Cybersecurity strategy only a first step
- By Diane Frank
- Sep 30, 2002
National Strategy to Secure Cyberspace
The Bush administration's draft of the National Strategy to Secure Cyberspace is a necessary first step toward making the country more secure, but experts said the final version of the document needs more details and clearer priorities.
The draft includes more than 80 recommendations, and even more suggestions or "discussions" for ideas that could be turned into recommendations. The document is open for comment until Nov. 18 through the White House Web site (www.whitehouse.gov).
The draft pulled together numerous ideas, but the next step must include making sense of all the information and putting together a clear plan of action, said Scott Charney, chief security strategist at Microsoft Corp.
"For all the talking, it is important to have a document," said Charney, who served as chief of the computer crime unit at the Justice Department until earlier this year. "But you also need a process for...how to put that document into practice."
Information sharing is one area that supporters and critics of the draft agree deserves more attention. Yet for the government, sharing information is the tip of the iceberg. Agencies must develop ways to analyze the data being shared, said Andrew Purdy, senior adviser for IT security and privacy on the President's Critical Infrastructure Protection Board, which led the development of the cybersecurity strategy. Purdy made his comments at a Sept. 24 forum on cybersecurity sponsored by the Cato Institute, a Washington, D.C., think tank.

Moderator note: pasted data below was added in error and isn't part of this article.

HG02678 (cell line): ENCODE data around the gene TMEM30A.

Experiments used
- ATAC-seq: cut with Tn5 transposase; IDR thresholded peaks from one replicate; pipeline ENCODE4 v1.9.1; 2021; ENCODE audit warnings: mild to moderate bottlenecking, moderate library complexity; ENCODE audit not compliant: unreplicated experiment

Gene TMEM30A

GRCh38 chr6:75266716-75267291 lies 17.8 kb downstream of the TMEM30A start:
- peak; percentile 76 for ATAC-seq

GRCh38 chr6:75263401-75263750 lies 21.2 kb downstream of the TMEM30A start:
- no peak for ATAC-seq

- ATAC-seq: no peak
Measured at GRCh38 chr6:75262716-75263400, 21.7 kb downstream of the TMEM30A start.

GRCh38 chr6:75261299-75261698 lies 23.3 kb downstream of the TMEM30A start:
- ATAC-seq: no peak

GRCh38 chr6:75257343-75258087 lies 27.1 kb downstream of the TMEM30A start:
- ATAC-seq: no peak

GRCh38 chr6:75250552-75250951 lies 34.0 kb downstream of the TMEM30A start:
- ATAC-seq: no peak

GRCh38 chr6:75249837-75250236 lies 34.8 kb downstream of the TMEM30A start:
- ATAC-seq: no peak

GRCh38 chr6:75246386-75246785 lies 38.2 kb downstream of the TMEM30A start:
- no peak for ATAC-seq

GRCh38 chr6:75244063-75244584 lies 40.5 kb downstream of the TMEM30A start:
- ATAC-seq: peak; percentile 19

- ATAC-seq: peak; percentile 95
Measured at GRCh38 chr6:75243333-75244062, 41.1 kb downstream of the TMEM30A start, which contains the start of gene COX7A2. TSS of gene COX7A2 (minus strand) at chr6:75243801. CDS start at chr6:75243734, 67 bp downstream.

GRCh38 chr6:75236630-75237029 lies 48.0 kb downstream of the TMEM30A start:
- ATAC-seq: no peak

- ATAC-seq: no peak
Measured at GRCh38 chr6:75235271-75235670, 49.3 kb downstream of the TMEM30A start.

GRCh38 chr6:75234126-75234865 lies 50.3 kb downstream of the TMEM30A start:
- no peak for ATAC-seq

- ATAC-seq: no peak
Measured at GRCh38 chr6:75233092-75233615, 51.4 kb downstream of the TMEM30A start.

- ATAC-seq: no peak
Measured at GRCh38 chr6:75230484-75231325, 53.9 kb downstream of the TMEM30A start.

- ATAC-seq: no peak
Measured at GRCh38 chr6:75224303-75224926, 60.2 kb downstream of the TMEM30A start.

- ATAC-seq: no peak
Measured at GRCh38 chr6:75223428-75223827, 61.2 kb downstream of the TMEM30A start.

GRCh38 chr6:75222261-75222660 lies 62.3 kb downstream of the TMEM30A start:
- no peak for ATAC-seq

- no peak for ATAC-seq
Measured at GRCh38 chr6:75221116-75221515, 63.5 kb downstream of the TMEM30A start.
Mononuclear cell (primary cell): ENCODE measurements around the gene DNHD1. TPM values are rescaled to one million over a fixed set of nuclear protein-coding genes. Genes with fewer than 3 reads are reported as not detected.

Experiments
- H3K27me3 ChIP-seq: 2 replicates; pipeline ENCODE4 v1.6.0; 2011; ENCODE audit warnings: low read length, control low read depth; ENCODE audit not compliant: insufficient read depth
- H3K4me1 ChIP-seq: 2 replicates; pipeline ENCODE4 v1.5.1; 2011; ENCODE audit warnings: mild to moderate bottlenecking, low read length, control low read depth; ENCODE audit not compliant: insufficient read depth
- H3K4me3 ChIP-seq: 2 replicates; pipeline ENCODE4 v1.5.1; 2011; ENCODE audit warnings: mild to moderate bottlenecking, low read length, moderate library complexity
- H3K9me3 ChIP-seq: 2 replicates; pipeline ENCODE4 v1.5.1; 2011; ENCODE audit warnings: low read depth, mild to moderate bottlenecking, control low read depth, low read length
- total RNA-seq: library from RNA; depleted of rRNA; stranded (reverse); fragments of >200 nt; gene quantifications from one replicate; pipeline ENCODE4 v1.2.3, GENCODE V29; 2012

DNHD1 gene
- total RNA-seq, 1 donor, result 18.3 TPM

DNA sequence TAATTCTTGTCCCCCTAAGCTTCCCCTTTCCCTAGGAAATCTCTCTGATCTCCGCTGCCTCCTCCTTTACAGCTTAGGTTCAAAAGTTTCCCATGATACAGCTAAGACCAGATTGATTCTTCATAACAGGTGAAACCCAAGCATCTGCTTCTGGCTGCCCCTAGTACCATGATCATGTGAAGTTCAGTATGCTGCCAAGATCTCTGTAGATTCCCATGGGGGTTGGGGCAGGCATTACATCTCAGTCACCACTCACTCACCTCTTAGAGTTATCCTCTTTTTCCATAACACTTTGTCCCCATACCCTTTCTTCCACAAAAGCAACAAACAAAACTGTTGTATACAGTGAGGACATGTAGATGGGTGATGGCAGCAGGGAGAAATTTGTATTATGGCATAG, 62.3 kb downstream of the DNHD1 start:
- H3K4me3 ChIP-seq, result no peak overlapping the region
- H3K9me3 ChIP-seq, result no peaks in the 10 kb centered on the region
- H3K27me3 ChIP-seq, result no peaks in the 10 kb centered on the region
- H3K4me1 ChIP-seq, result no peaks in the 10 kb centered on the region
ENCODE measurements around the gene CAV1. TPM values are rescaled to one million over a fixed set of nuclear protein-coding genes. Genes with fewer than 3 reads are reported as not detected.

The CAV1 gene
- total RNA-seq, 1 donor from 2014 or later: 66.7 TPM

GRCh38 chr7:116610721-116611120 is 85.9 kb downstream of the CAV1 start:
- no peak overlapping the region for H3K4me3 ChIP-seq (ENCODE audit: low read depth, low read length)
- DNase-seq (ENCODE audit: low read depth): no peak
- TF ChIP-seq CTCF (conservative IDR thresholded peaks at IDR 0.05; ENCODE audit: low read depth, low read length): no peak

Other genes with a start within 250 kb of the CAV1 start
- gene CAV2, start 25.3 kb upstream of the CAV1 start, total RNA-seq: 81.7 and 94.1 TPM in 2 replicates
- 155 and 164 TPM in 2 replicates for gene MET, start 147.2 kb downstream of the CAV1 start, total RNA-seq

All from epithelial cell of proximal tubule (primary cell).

Analysis cannot happen without information, said Ken Silva, director of networks and security at VeriSign Inc. Despite creating processes for sharing critical data, such as the Information Sharing and Analysis Centers.
Action must be taken to get government and industry to improving that poor record, he said. "There is simply not enough sharing of information going on."
The effort to enhance cybersecurity has been discussed for years, but there is no objective way to determine how much the situation has improved because there are no good ways to measure those efforts.
"It'd be difficult to write performance measures, but it's a good idea," said Jim Lewis, director of technology and public policy at the Center for Strategic and International Studies.
"It's not like nothing is going on" in the security world, Charney said. "But it's a much more evolutionary process than a watershed."
If the draft becomes more action-oriented after the comment period, it could be just that a watershed, he said.
The Bush administration's National Strategy to Secure Cyberspace includes 80 recommendations for users in the following categories:
* Home computers and small businesses.
* Large businesses.
* Groups such as government, private industry and academia.
It also includes recommendations for:
* National issues and efforts.
* Global initiatives and issues.